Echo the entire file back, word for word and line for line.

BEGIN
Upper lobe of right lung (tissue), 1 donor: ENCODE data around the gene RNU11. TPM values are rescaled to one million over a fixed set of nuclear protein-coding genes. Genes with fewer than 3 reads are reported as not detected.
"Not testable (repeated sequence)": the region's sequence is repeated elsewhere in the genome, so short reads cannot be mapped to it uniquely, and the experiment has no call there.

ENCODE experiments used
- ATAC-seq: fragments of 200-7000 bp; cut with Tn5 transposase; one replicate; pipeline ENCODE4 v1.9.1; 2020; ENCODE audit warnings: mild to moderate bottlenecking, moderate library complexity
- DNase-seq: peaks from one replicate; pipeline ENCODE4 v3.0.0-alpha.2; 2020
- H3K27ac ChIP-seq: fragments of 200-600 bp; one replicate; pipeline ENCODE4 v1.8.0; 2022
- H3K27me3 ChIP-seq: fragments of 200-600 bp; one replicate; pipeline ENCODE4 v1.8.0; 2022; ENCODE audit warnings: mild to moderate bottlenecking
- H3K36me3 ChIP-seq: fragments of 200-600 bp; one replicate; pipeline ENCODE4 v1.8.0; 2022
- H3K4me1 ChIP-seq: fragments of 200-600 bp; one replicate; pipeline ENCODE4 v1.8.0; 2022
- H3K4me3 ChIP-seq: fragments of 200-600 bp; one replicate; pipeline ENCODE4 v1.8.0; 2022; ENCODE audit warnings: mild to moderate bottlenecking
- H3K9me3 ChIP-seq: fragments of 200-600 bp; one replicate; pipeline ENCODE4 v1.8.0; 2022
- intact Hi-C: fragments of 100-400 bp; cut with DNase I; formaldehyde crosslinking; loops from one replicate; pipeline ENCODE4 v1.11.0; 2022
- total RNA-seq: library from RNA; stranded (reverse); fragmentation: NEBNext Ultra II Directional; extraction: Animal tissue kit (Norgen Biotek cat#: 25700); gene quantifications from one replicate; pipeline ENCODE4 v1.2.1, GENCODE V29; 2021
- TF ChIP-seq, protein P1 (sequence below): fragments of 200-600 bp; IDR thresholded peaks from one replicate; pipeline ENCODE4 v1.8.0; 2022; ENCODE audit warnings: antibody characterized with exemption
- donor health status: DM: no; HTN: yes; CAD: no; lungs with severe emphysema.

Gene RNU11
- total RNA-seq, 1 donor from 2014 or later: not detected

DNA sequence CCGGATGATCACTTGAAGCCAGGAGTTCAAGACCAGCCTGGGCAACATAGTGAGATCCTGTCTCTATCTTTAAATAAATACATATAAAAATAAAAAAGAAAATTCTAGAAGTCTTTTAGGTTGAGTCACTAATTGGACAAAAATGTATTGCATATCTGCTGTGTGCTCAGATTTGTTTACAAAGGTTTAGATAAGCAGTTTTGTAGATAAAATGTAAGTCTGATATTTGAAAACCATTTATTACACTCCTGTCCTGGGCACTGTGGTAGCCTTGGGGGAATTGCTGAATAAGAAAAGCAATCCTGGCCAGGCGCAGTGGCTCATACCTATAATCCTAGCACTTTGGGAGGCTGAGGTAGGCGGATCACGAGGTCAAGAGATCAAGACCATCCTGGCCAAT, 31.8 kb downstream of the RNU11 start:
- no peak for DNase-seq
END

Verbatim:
Upper lobe of right lung (tissue), 1 donor: ENCODE data around the gene RNU11. TPM values are rescaled to one million over a fixed set of nuclear protein-coding genes. Genes with fewer than 3 reads are reported as not detected.
"Not testable (repeated sequence)": the region's sequence is repeated elsewhere in the genome, so short reads cannot be mapped to it uniquely, and the experiment has no call there.

ENCODE experiments used
- ATAC-seq: fragments of 200-7000 bp; cut with Tn5 transposase; one replicate; pipeline ENCODE4 v1.9.1; 2020; ENCODE audit warnings: mild to moderate bottlenecking, moderate library complexity
- DNase-seq: peaks from one replicate; pipeline ENCODE4 v3.0.0-alpha.2; 2020
- H3K27ac ChIP-seq: fragments of 200-600 bp; one replicate; pipeline ENCODE4 v1.8.0; 2022
- H3K27me3 ChIP-seq: fragments of 200-600 bp; one replicate; pipeline ENCODE4 v1.8.0; 2022; ENCODE audit warnings: mild to moderate bottlenecking
- H3K36me3 ChIP-seq: fragments of 200-600 bp; one replicate; pipeline ENCODE4 v1.8.0; 2022
- H3K4me1 ChIP-seq: fragments of 200-600 bp; one replicate; pipeline ENCODE4 v1.8.0; 2022
- H3K4me3 ChIP-seq: fragments of 200-600 bp; one replicate; pipeline ENCODE4 v1.8.0; 2022; ENCODE audit warnings: mild to moderate bottlenecking
- H3K9me3 ChIP-seq: fragments of 200-600 bp; one replicate; pipeline ENCODE4 v1.8.0; 2022
- intact Hi-C: fragments of 100-400 bp; cut with DNase I; formaldehyde crosslinking; loops from one replicate; pipeline ENCODE4 v1.11.0; 2022
- total RNA-seq: library from RNA; stranded (reverse); fragmentation: NEBNext Ultra II Directional; extraction: Animal tissue kit (Norgen Biotek cat#: 25700); gene quantifications from one replicate; pipeline ENCODE4 v1.2.1, GENCODE V29; 2021
- TF ChIP-seq, protein P1 (sequence below): fragments of 200-600 bp; IDR thresholded peaks from one replicate; pipeline ENCODE4 v1.8.0; 2022; ENCODE audit warnings: antibody characterized with exemption
- donor health status: DM: no; HTN: yes; CAD: no; lungs with severe emphysema.

Gene RNU11
- total RNA-seq, 1 donor from 2014 or later: not detected

DNA sequence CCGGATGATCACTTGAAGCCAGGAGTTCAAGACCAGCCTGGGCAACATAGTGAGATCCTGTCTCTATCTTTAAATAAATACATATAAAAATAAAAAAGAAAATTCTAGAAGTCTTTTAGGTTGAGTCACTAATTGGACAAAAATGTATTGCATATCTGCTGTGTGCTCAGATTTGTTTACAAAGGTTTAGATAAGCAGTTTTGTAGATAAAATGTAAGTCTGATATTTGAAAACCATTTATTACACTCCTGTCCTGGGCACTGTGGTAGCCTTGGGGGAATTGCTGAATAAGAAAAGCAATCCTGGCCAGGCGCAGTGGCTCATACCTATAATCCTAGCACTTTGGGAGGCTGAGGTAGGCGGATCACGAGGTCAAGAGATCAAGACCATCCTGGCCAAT, 31.8 kb downstream of the RNU11 start:
- no peak for DNase-seq